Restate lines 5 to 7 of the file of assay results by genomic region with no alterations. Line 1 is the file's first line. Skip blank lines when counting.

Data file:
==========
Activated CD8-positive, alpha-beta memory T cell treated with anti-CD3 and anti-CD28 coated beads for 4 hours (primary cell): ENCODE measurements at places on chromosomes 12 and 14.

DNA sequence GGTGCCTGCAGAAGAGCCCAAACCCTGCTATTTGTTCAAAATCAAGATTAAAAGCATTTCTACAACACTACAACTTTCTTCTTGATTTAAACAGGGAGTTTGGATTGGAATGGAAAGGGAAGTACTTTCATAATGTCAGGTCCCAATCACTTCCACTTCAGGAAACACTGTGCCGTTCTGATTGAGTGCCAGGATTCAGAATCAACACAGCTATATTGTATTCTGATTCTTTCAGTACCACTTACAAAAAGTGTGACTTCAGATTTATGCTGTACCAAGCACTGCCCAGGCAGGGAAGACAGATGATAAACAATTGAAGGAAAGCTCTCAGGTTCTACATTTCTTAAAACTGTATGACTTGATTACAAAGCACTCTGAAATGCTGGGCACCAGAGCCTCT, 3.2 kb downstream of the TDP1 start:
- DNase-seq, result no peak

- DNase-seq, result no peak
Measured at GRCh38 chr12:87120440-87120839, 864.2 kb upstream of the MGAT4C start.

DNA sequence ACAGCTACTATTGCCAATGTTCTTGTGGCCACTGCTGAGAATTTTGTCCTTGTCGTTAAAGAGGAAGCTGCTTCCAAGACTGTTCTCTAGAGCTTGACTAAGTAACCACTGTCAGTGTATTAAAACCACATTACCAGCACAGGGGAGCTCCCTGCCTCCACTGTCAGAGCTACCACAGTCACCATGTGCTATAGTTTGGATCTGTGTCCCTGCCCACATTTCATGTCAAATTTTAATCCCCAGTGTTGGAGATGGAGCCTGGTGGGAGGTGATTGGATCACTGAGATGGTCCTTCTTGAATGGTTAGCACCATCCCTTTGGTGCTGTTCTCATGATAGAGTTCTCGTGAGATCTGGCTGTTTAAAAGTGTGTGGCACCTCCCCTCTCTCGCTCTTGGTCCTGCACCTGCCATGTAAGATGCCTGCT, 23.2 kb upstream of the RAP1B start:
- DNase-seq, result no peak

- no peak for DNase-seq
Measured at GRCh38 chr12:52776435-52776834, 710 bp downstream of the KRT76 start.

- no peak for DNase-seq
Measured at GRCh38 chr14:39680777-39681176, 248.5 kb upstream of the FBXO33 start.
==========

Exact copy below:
Measured at GRCh38 chr12:87120440-87120839, 864.2 kb upstream of the MGAT4C start.

DNA sequence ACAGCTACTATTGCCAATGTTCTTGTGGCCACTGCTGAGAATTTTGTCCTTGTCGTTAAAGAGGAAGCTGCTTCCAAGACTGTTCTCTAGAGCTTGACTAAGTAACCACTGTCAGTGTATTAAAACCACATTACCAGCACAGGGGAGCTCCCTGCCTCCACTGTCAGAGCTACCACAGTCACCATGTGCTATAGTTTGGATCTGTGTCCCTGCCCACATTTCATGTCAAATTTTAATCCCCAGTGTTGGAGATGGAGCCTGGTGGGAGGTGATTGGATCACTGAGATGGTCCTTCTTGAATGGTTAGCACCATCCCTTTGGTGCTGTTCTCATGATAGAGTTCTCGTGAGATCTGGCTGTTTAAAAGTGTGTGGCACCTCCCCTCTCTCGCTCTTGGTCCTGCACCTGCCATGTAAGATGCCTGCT, 23.2 kb upstream of the RAP1B start:
- DNase-seq, result no peak